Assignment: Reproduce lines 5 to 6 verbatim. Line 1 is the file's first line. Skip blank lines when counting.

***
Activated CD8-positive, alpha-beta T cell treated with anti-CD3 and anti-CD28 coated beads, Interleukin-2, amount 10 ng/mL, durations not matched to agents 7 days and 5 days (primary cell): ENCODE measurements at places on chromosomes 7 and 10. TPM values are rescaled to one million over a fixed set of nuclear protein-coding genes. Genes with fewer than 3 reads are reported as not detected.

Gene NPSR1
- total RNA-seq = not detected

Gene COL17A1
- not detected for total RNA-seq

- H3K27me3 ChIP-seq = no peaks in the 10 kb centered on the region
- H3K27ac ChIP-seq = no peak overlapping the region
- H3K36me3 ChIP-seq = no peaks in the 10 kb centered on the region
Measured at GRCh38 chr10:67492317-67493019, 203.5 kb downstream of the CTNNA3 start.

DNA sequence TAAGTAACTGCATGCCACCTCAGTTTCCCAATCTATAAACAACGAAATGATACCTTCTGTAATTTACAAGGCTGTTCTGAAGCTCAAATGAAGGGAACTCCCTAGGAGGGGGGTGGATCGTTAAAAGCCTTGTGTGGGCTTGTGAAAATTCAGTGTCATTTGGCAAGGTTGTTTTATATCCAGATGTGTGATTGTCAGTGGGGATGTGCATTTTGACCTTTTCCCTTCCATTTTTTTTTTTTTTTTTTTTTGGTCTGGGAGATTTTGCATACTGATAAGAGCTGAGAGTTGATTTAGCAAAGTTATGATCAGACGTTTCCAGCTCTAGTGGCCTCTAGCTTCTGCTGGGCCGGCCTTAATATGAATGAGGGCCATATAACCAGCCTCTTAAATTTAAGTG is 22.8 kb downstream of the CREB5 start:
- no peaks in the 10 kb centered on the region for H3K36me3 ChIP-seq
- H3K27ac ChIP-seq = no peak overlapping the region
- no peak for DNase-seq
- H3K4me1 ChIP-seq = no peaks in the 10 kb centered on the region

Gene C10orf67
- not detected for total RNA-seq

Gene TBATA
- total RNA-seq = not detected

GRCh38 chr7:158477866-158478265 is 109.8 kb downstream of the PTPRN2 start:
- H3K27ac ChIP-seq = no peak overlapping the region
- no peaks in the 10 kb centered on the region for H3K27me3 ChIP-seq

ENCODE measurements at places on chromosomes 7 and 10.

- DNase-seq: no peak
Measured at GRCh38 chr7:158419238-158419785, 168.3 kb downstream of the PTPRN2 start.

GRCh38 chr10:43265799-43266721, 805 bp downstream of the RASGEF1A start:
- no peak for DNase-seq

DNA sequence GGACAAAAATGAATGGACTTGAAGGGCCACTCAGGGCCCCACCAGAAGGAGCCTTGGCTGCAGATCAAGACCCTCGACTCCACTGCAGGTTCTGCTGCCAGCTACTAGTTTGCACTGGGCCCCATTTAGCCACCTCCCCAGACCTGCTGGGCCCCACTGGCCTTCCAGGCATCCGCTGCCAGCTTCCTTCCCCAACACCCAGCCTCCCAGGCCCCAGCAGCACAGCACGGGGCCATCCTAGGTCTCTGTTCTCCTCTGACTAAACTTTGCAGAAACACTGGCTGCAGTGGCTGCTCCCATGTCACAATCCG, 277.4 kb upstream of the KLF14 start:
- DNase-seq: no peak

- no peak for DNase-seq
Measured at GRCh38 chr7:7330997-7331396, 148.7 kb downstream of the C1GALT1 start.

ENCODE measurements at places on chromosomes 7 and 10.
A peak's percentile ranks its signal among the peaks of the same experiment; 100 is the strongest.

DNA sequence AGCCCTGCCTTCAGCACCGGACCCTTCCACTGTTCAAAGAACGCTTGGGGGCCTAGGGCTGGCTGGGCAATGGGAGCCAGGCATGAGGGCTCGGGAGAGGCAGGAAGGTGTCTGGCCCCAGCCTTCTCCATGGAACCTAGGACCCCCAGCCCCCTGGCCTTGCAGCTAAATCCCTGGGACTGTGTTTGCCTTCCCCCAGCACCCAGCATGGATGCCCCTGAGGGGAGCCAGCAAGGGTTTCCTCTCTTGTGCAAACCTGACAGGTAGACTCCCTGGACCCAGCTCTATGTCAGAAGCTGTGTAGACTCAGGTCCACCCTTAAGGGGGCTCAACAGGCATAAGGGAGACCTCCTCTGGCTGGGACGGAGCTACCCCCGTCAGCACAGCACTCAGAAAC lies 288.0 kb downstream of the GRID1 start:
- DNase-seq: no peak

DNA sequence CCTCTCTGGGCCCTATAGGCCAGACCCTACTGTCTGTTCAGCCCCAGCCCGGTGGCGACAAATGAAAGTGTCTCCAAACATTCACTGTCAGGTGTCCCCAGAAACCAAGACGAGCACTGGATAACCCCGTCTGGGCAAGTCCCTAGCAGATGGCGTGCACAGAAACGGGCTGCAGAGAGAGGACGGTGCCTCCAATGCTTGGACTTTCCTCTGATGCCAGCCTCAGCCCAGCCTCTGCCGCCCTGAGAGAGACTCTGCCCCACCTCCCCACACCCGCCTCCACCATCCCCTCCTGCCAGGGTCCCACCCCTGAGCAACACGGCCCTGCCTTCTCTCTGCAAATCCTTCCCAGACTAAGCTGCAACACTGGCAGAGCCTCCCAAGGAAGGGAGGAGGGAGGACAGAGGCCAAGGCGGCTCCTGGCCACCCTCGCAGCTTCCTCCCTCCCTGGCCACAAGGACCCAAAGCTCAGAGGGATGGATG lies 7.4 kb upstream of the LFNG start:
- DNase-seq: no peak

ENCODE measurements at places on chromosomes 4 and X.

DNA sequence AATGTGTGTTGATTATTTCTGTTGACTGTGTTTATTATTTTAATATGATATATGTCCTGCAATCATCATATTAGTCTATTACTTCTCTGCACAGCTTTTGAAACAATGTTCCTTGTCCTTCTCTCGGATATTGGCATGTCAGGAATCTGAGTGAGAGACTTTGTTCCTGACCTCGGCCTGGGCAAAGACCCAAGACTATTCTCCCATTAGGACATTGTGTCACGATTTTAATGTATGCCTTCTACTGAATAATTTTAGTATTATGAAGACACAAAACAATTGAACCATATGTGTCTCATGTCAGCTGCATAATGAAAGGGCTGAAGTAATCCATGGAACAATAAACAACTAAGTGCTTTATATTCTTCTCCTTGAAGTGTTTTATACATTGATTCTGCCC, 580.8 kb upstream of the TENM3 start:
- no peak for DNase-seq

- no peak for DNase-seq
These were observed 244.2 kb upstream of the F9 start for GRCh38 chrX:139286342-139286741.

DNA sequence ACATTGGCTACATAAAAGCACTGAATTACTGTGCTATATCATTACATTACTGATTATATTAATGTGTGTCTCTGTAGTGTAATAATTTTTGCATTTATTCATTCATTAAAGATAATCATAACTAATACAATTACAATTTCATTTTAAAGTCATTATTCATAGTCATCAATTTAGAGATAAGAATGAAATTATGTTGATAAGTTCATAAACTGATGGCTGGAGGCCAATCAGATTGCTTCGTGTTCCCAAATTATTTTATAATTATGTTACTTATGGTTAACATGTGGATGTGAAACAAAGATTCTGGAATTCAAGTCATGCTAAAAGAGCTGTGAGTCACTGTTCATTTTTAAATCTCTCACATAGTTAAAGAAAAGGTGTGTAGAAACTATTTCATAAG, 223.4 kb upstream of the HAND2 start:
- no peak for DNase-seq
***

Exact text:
- not detected for total RNA-seq

- H3K27me3 ChIP-seq = no peaks in the 10 kb centered on the region